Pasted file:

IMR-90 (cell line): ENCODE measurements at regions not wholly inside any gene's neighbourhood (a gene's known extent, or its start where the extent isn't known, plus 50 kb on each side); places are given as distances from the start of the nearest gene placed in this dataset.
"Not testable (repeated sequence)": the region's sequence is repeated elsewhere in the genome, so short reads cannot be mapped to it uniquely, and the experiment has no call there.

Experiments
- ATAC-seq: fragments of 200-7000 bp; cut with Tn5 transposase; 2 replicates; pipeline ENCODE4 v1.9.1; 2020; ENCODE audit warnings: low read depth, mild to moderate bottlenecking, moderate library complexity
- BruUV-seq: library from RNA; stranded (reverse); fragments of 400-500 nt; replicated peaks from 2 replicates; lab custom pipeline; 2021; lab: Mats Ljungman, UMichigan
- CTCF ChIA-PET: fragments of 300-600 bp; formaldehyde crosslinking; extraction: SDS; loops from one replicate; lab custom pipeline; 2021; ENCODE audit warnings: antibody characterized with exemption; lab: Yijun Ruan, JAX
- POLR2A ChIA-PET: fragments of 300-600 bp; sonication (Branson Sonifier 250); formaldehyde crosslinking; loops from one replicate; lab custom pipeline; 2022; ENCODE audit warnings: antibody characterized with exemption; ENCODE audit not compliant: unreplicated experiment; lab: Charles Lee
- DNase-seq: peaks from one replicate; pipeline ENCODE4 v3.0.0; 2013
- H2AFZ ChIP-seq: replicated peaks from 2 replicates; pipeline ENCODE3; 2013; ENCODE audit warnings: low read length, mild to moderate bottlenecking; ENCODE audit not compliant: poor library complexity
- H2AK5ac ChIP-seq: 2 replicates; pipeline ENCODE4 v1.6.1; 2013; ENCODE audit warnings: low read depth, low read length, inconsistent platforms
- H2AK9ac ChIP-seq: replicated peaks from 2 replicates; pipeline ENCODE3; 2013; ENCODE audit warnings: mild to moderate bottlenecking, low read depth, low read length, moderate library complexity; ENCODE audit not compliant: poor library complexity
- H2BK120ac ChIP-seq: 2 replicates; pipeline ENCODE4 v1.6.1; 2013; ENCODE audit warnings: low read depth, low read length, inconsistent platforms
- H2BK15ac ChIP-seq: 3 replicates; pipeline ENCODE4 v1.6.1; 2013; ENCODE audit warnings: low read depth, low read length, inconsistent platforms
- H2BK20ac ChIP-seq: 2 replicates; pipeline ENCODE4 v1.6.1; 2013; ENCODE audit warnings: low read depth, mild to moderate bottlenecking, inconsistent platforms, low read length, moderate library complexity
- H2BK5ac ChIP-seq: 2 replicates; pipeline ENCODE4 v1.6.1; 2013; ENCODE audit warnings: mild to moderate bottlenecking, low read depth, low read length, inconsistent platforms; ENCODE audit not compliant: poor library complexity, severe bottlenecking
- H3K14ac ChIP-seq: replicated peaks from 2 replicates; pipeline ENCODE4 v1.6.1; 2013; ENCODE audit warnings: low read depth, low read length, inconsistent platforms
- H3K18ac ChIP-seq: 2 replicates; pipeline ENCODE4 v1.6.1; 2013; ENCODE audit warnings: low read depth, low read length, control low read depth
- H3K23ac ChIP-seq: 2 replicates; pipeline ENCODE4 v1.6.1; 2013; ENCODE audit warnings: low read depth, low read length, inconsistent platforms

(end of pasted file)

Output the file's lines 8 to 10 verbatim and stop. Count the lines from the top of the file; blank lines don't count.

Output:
- DNase-seq: peaks from one replicate; pipeline ENCODE4 v3.0.0; 2013
- H2AFZ ChIP-seq: replicated peaks from 2 replicates; pipeline ENCODE3; 2013; ENCODE audit warnings: low read length, mild to moderate bottlenecking; ENCODE audit not compliant: poor library complexity
- H2AK5ac ChIP-seq: 2 replicates; pipeline ENCODE4 v1.6.1; 2013; ENCODE audit warnings: low read depth, low read length, inconsistent platforms